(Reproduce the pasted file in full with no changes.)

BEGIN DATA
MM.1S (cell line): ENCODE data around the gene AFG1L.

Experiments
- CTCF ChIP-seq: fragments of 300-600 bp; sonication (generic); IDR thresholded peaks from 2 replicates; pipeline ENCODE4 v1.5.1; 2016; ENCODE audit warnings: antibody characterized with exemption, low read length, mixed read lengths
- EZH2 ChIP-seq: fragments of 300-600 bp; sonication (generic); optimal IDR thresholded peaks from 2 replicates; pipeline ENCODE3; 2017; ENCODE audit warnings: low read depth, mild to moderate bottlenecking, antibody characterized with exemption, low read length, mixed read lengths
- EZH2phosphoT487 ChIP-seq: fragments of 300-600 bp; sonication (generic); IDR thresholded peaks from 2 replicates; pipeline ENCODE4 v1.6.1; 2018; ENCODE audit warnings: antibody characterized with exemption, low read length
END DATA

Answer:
MM.1S (cell line): ENCODE data around the gene AFG1L.

Experiments
- CTCF ChIP-seq: fragments of 300-600 bp; sonication (generic); IDR thresholded peaks from 2 replicates; pipeline ENCODE4 v1.5.1; 2016; ENCODE audit warnings: antibody characterized with exemption, low read length, mixed read lengths
- EZH2 ChIP-seq: fragments of 300-600 bp; sonication (generic); optimal IDR thresholded peaks from 2 replicates; pipeline ENCODE3; 2017; ENCODE audit warnings: low read depth, mild to moderate bottlenecking, antibody characterized with exemption, low read length, mixed read lengths
- EZH2phosphoT487 ChIP-seq: fragments of 300-600 bp; sonication (generic); IDR thresholded peaks from 2 replicates; pipeline ENCODE4 v1.6.1; 2018; ENCODE audit warnings: antibody characterized with exemption, low read length